Motivational maths for real-life

It has always been our belief that if students can see the real-life application of maths, they will understand how these essential skills will benefit them. Hard-to-reach students, in particular, will only be truly motivated when they, either consciously or subconsciously, understand how they are going to benefit from what you are teaching them. What is in it for them? Whatever it is – make sure they know it. You should also consider the goals of your teaching?

  • To finish a scheme of work?
  • To pass a test?
  • To master algebra or some other specific skill?

Aren’t these more of a means to end?

What is the ultimate goal of teaching maths?

For me, one of the primary reasons is to give our students the skills they will need to live independently in an increasingly complex world. This will involve dealing with taxes, bank accounts, credit cards, budgeting and shopping. Being able to handle money wisely is an essential life skill.

All of this requires a sound understanding of parts, proportions and percent. And what about using maths to enable students to understand our world. Maths skills are needed here too. Whatever your ultimate goals, the important message is to keep them in mind. Connecting your subgoals to your ultimate goal will enable you to relate maths to real-life and ensure that your students are functional in maths.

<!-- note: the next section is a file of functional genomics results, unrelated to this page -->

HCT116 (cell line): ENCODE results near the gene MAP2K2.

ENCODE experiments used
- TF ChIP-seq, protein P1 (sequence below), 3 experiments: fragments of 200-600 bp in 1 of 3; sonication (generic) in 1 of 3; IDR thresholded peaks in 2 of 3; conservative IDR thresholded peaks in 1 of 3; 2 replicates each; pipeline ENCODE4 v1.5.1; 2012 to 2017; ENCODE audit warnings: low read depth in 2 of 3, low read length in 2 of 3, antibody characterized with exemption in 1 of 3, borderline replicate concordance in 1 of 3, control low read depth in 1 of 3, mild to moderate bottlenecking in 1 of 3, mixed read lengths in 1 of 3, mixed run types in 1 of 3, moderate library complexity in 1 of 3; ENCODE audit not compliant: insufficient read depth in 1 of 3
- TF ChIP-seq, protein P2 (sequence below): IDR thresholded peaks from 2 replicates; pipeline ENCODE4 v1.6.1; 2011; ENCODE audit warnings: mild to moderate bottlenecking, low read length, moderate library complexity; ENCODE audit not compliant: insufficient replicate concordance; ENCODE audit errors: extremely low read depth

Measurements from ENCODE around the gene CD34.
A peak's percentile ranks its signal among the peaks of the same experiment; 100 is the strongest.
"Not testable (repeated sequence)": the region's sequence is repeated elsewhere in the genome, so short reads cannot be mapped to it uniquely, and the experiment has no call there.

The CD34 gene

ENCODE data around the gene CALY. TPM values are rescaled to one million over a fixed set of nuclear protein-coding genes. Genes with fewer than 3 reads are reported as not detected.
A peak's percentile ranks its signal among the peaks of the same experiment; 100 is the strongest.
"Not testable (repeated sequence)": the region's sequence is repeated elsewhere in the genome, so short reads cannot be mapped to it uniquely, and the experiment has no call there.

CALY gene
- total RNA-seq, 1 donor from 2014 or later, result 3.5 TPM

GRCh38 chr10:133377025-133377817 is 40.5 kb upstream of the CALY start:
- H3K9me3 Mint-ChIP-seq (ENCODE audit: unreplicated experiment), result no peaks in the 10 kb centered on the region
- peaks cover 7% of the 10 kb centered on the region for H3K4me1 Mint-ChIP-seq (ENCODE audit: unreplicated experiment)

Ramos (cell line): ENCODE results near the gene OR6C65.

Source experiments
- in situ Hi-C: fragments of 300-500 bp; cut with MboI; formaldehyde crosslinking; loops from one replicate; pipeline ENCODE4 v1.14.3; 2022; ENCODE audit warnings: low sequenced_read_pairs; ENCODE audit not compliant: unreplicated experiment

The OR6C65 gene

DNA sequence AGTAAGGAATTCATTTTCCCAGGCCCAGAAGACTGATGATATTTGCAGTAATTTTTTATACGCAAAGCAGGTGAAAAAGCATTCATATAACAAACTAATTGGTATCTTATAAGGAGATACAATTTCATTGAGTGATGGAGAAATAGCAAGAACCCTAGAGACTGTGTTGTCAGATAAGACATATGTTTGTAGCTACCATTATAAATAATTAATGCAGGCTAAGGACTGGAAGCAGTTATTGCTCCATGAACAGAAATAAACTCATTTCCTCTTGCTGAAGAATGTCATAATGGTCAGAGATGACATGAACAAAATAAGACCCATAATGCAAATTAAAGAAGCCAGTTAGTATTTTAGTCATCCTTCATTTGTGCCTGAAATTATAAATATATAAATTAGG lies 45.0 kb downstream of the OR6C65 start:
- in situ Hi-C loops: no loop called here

Giving your learners the chance to apply their skills to a range of topics relevant to life and work will boost their confidence and their motivation. Creating problem-solving tasks that require pupils to think for themselves will encourage independence and foster transferability of skills. Being functional in maths means that students need to be able to make sense of situations and represent them, they must process and use maths and interpret and communicate their results.

You’ll find that all of Axis Education’s published maths resources help teachers build and apply Functional Maths skills (and for teachers north of the border – they are a perfect fit with the Curriculum for Excellence). Our latest Money management series is a case in point. We found that even those students who were achieving academically just didn’t have the taken-for-granted life skills needed to handle money efficiently. You can see our response for yourself - download free samples.

But you don’t have to reinvent the wheel. Yes, Functional Maths requires learners to use mathematics in ways that make them effective in a wide range of contexts – you are almost certainly already giving them these skills. What I am saying is that if you strive to make the real-life application of maths explicit, your pupils will be more engaged and transferability will become automatic.

Happy teaching!

Jayne Garner

Jayne Garner
MEd (Literacy), PGCE, Dip SpLD, AMBDA

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